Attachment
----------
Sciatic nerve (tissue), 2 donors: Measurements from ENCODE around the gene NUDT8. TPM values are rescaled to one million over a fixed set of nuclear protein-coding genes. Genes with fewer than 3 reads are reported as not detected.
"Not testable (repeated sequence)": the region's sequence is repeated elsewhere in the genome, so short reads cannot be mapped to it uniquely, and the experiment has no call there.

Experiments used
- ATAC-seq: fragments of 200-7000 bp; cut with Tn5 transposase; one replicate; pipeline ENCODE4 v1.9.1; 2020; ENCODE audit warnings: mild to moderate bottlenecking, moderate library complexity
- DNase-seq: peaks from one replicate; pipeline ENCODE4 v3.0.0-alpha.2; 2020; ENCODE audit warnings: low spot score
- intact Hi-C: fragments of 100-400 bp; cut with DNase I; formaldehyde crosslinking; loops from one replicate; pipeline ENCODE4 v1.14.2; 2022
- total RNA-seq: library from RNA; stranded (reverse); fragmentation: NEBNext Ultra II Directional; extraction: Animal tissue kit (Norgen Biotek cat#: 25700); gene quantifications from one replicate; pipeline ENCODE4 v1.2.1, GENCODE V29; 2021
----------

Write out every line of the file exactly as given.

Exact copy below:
Sciatic nerve (tissue), 2 donors: Measurements from ENCODE around the gene NUDT8. TPM values are rescaled to one million over a fixed set of nuclear protein-coding genes. Genes with fewer than 3 reads are reported as not detected.
"Not testable (repeated sequence)": the region's sequence is repeated elsewhere in the genome, so short reads cannot be mapped to it uniquely, and the experiment has no call there.

Experiments used
- ATAC-seq: fragments of 200-7000 bp; cut with Tn5 transposase; one replicate; pipeline ENCODE4 v1.9.1; 2020; ENCODE audit warnings: mild to moderate bottlenecking, moderate library complexity
- DNase-seq: peaks from one replicate; pipeline ENCODE4 v3.0.0-alpha.2; 2020; ENCODE audit warnings: low spot score
- intact Hi-C: fragments of 100-400 bp; cut with DNase I; formaldehyde crosslinking; loops from one replicate; pipeline ENCODE4 v1.14.2; 2022
- total RNA-seq: library from RNA; stranded (reverse); fragmentation: NEBNext Ultra II Directional; extraction: Animal tissue kit (Norgen Biotek cat#: 25700); gene quantifications from one replicate; pipeline ENCODE4 v1.2.1, GENCODE V29; 2021